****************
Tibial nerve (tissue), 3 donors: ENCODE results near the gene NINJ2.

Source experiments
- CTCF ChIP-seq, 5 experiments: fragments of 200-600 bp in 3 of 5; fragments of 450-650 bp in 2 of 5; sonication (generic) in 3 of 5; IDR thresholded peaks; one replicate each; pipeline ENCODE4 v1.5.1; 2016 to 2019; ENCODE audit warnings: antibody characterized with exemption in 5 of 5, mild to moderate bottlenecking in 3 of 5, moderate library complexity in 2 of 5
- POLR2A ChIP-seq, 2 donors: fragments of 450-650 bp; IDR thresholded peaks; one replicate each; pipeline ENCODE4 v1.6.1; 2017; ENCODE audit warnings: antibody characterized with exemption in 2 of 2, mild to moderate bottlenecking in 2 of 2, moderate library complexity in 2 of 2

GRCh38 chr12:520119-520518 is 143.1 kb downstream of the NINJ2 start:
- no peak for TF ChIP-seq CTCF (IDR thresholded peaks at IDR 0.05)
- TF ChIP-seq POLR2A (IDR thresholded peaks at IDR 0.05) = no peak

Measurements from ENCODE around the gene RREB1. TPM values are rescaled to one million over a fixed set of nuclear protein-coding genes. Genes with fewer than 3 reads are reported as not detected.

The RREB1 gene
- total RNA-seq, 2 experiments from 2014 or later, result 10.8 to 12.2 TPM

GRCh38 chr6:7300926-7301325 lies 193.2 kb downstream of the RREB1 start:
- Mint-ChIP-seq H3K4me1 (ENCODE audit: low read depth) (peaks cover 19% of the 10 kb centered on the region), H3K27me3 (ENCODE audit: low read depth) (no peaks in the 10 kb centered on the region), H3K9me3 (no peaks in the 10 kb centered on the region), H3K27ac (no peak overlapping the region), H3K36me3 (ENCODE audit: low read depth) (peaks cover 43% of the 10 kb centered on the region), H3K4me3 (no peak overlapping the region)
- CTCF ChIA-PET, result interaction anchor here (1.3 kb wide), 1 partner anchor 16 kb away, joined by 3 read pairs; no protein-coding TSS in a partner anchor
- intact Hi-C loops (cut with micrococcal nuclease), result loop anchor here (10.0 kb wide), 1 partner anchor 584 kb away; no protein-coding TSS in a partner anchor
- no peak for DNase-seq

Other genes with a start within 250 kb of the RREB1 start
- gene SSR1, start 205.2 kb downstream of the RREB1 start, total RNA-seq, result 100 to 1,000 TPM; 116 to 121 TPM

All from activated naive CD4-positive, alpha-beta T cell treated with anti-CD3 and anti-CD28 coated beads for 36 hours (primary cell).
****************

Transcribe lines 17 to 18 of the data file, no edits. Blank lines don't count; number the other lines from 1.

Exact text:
- gene SSR1, start 205.2 kb downstream of the RREB1 start, total RNA-seq, result 100 to 1,000 TPM; 116 to 121 TPM

All from activated naive CD4-positive, alpha-beta T cell treated with anti-CD3 and anti-CD28 coated beads for 36 hours (primary cell).